Is sushi as healthy as it seems?

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Head to any Japanese restaurant in Atlanta, and you'll find sushi on the menu. The bite-size rolls are...

Head to any Japanese restaurant in Atlanta, and you'll find sushi on the menu. The bite-size rolls are made with an outer layer of rice, cucumber, fish skin or seaweed wrapper and are complemented with a combination of cooked or raw seafood, vegetables and toasted sesame seeds. But are they a healthy dinner option?

Is it a diet food?

Although there are several types of sushi, they all use the same palette of fresh and often raw ingredients. From avocado and asparagus, to mushrooms and shrimp, the fillings for the rolls are generally healthy.

But when it comes to counting carbs and calories, look to the rice. When making the Japanese meal, sugar and salt are added to the rice mixture to give it a flavorful, sticky texture. If enjoyed in moderation, the rice-based rolls can be part of a healthy diet, but they are not low in carbohydrates. To keep your waistline trim, opt for varieties made with thin-sliced cucumber or seaweed for the outer layer in lieu of rice.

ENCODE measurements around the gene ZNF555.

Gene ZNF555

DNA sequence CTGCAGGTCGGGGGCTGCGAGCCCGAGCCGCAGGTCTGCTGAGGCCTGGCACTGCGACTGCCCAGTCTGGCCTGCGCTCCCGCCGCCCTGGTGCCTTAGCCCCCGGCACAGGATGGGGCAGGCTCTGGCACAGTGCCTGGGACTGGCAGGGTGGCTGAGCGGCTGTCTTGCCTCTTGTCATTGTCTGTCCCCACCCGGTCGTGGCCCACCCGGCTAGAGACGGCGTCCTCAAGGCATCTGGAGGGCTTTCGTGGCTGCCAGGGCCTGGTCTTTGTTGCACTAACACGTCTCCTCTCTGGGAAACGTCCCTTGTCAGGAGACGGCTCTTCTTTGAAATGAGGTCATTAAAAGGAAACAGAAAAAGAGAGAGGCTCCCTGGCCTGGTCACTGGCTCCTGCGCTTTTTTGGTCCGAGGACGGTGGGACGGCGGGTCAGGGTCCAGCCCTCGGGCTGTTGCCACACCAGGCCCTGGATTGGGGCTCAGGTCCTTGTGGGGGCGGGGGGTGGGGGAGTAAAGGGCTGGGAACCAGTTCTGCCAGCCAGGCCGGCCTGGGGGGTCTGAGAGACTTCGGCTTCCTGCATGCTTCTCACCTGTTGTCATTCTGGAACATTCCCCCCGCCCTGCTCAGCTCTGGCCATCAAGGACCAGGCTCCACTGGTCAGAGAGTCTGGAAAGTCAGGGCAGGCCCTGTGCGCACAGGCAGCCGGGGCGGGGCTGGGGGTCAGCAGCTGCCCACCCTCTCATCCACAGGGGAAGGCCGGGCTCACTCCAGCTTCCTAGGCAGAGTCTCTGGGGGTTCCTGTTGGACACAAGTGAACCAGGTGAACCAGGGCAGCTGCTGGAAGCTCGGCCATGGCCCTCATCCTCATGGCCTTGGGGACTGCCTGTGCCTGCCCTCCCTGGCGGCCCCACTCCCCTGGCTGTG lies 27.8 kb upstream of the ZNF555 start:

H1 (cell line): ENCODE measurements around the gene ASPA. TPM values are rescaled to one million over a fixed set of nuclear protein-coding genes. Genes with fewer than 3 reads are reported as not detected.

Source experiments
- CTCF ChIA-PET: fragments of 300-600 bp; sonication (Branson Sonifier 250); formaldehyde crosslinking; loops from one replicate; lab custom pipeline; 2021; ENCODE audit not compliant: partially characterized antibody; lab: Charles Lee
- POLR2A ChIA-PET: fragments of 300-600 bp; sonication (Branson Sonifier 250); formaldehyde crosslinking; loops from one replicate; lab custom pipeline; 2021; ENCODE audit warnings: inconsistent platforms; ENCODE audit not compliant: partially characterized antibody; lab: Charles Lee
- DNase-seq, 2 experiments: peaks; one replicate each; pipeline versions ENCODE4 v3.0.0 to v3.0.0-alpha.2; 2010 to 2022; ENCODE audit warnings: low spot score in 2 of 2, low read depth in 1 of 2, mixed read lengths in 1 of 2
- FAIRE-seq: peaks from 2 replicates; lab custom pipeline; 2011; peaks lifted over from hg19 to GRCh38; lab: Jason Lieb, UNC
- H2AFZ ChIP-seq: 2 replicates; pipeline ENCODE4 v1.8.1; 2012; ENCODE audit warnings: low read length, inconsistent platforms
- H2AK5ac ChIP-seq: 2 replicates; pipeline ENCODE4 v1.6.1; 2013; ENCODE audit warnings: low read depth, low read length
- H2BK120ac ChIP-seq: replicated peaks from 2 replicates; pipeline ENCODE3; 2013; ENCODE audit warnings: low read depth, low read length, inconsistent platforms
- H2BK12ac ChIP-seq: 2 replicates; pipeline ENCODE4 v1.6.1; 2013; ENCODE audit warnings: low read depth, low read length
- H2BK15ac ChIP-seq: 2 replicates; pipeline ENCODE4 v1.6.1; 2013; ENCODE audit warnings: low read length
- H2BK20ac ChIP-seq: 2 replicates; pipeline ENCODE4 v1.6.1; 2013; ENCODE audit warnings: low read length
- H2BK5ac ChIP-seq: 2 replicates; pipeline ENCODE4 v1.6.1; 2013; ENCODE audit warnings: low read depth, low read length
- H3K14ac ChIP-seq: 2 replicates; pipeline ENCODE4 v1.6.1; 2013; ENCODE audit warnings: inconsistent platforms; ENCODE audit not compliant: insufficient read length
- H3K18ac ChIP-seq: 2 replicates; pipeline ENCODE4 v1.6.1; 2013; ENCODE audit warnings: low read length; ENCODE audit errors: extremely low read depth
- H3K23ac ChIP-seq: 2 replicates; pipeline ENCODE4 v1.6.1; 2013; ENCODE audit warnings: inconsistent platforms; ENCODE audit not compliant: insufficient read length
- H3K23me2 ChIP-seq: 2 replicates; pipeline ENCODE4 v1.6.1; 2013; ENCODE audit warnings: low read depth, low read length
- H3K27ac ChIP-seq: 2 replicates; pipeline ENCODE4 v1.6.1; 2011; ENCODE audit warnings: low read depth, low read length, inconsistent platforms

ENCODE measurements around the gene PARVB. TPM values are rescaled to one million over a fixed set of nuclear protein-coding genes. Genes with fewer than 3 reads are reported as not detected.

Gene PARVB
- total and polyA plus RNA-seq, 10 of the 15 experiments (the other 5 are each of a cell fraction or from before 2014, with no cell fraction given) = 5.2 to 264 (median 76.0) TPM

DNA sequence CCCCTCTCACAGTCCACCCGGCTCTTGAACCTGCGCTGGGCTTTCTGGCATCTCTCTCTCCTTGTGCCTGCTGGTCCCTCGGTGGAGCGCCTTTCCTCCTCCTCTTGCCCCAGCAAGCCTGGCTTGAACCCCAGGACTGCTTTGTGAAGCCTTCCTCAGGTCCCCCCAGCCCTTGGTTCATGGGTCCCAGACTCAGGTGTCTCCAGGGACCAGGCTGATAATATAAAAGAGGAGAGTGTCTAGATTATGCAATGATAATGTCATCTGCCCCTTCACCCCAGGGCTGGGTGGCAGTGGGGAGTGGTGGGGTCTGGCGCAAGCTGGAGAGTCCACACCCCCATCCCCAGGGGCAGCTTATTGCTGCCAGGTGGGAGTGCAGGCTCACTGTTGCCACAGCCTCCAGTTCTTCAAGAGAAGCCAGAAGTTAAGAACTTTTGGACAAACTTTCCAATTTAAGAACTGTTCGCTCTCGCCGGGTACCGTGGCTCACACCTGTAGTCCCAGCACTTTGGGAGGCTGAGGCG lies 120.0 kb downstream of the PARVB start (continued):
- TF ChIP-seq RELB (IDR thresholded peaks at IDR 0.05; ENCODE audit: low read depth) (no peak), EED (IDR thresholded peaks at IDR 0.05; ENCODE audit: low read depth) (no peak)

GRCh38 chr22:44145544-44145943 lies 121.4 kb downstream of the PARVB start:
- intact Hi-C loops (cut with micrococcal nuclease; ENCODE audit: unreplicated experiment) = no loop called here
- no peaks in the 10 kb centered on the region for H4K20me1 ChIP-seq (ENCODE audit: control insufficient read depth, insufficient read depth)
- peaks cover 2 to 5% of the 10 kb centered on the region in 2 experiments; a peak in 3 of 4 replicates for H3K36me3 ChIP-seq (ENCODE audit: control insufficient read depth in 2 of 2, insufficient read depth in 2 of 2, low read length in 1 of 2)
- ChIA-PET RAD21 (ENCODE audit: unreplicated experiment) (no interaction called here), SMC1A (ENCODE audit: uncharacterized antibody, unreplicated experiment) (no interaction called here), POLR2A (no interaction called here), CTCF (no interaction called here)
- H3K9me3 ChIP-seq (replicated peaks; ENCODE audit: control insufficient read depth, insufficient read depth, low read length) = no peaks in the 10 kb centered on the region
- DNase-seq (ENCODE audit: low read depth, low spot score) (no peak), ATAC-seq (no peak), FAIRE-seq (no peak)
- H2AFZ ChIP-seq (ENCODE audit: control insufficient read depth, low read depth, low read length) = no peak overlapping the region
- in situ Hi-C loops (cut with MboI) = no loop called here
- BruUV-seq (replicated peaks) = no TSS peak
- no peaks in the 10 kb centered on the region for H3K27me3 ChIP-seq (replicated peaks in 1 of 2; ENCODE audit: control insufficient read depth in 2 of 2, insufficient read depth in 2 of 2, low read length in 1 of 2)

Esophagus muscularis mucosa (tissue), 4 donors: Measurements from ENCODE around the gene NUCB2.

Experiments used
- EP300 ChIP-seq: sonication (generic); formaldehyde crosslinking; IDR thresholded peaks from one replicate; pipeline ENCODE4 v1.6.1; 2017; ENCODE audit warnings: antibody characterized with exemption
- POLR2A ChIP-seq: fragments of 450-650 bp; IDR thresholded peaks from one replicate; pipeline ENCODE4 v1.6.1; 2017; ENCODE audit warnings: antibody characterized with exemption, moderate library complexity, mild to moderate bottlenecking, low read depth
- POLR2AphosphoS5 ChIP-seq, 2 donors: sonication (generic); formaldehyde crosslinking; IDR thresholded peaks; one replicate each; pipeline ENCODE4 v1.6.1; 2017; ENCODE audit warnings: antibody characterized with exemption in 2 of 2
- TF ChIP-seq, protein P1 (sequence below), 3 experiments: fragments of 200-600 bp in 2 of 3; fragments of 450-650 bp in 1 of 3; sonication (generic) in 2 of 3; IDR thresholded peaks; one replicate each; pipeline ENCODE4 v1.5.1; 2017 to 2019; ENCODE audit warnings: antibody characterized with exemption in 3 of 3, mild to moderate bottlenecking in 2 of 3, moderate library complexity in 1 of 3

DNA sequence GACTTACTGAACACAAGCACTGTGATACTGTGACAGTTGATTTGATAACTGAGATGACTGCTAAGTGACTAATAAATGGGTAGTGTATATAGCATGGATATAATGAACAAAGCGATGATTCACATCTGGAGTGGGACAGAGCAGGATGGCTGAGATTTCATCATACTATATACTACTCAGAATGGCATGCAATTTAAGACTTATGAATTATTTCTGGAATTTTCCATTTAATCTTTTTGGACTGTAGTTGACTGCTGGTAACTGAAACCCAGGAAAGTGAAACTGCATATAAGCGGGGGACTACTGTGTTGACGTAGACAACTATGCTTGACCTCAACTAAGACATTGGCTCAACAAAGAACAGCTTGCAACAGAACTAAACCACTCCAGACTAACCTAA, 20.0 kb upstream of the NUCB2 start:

How to order

Depending on the restaurant and type of sushi you enjoy, the rolls will be served with a variety of sauces. Soy and teriyaki sauces are high in sodium, which isn't a very healthy option for someone with high blood pressure or a sensitivity to salt. Ask the restaurant for low-sodium varieties, and use them in moderation.

Or, order your meal without any dipping sauces and enjoy the full flavor of sushi. Try using a lower calorie condiment, such as mustard-based sauces, a dab of spicy wasabi or a squeeze of fresh lemon juice.

Pair your entree with fresh side dishes such as steamed edamame, mixed sauteed vegetables or the broth-based Miso soup, a popular choice.

Eating healthier

If you're overhauling your diet, sushi is a good meal to add to your routine. Just choose varieties made with less sugar, opt for low-calorie sauces and indulge only once or twice a week. Learn more about making healthy dietary changes by visiting a doctor in Atlanta.

A doctor can alert you to food choices that complement your current health condition, medications and lifestyle. When you meet with your doctor, ask for recommendations on a fitness routine to improve your overall health.


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